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2.7 million venezuelan migrants and refugees are in need of assistance in Colombia and Peru.

A political and socio-economic crisis in Venezuela has led to soaring inflation and food and medicine shortages, leading to a humanitarian crisis in which about 7 million people are in need of critical humanitarian assistance. In addition to an increasingly dire situation within the country, the complex situation has triggered a significant outflow of vulnerable people into neighbouring countries and beyond. Displacement from Venezuela is among the highest in the world – second only to Syria.

While virtually no country in the Latin America and Caribbean region has been left untouched by the migration crisis, Colombia and Peru are the two countries in the region that are most affected by the migration out of Venezuela, hosting about 1.8 million and nearly 900,000 Venezuelan migrants and refugees, respectively.

The situation for Venezuelan children crossing the border into Colombia is urgent. Many children crossing the border are unaccompanied, putting them at risk of recruitment by armed groups or exploitation by traffickers. When children arrive in Colombia, they are malnourished and have little access to clean drinking water. And hospitals are overcrowded and lack sufficient resources to deal with the influx. COVID-19 is now having a devastating impact on an already fragile situation. 

Our Response.

Our teams in Colombia are working with Venezuelan migrants, Colombian returnees, host communities, and indigenous populations. We have constructed Child Friendly Spaces so children can have a safe space to play, recover and be children again. We have distributed water filters, mosquito nets and hygiene kits for families who arrived in Colombia without any possessions.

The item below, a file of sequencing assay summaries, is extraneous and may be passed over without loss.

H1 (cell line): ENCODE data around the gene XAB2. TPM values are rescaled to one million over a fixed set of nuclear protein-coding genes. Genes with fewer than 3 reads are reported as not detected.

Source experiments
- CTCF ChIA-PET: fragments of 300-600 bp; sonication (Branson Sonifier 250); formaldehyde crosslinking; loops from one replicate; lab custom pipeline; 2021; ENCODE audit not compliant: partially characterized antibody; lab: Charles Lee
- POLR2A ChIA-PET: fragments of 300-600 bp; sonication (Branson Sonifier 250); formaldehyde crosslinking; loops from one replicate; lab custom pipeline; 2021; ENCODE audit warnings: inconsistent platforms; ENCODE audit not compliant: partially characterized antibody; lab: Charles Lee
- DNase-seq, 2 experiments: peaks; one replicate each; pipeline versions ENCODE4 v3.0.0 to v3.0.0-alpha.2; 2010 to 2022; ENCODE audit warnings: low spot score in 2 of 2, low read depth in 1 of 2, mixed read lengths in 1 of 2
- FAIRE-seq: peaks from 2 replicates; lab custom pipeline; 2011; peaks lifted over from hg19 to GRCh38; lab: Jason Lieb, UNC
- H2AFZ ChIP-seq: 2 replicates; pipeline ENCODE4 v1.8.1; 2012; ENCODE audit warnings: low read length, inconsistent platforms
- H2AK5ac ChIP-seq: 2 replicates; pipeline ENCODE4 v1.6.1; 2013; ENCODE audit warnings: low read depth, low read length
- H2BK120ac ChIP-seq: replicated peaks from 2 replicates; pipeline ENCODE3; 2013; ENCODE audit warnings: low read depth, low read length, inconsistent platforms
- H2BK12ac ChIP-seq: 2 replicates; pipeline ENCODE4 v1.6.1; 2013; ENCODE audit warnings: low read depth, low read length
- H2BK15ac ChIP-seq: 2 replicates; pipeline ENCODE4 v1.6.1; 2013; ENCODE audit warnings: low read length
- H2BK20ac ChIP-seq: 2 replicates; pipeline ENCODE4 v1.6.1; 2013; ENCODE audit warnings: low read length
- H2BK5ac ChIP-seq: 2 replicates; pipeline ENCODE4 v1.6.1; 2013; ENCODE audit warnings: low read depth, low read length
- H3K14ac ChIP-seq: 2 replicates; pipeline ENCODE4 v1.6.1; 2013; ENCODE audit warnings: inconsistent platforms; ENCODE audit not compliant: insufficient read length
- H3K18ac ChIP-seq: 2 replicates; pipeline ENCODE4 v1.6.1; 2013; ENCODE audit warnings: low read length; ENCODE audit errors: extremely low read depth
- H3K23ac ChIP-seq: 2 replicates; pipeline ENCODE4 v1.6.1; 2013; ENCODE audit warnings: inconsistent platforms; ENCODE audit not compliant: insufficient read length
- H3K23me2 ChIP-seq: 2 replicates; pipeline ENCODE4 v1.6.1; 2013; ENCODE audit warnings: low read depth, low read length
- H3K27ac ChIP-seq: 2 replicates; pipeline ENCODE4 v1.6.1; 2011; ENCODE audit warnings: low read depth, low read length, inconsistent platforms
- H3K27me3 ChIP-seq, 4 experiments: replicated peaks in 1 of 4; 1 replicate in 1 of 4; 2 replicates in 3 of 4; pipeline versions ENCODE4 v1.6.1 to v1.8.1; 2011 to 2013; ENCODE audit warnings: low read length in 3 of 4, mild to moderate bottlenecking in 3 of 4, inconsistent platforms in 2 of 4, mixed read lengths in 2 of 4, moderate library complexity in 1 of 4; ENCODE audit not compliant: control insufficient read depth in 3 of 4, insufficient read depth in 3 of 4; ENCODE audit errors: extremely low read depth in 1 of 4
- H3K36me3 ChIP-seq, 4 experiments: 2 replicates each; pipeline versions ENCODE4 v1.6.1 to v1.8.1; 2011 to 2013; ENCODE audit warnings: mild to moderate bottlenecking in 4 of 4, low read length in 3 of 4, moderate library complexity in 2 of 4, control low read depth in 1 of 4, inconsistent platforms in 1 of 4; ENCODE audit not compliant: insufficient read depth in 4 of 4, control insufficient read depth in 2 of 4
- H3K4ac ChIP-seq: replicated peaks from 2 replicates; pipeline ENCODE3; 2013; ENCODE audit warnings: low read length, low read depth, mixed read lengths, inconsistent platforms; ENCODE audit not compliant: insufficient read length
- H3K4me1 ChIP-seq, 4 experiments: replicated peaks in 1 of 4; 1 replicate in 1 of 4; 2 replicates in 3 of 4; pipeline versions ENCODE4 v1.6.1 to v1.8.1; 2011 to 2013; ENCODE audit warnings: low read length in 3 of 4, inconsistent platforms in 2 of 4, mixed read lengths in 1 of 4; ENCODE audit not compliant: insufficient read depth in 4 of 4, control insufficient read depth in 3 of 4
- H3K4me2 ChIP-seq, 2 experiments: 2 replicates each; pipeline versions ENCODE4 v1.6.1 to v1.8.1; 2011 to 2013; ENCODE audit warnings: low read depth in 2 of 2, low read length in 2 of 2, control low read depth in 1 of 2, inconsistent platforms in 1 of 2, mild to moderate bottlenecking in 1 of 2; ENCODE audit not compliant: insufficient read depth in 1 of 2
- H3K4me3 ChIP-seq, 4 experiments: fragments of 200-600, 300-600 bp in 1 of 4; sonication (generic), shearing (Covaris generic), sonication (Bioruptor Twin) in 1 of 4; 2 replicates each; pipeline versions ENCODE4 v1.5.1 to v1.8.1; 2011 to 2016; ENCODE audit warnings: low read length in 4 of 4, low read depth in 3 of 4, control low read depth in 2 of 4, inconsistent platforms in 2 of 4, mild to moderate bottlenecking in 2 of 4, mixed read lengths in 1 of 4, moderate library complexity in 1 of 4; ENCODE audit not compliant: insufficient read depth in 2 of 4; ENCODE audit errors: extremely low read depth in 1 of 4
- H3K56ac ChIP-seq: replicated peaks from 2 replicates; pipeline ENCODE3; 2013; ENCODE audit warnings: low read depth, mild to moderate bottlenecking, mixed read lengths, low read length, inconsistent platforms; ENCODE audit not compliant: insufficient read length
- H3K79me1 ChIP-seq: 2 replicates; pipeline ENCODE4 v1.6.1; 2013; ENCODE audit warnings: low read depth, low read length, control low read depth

We have established temporary learning centres in informal settlements and schools and have conducted mobile learning activities to ensure children do not miss out on their learning. We also train teachers to help them provide emotional support for children after their long journeys.

We continue to provide crucial clinical and mental health services to vulnerable people in our sexual and reproductive health unit in La Guajira.

In Peru, our teams have adapted to the COVID-19 context to virtually provide cash transfers for families in need. We keep in contact with families to make sure they stay informed about COVID-19 as well as where they can seek support or report violence and abuse. Find out more about our work in Latin America and the Caribbean here.


Brayan, 12, is living in the dusty border town of Maico, Colombia after leaving Venezuela with his parents and five siblings. Maicao is a hotbed of child trafficking, and is now home to thousands of Venezuelan migrants who have been driven out of their country by hunger, extreme poverty and violence.

Brayan's father had a very successful construction business in Venezuela, but lost everything when the economy crashed. After crossing the border into Colombia, Brayan's family was robbed and forced to sleep on the streets for two months. Brayan found the transition to life in Colombia extremely difficult, and was often depressed and argumentative.

Brayan is now going to Save the Children's Child Friendly Space where he plays and has emotional support.

"Brayan has changed since attending the Child Friendly Space. He's become gentler and calmer. He says he needs to be there. The space has changed him 100%."

Donate to our Children's Emergency Fund to help children like Brayan.
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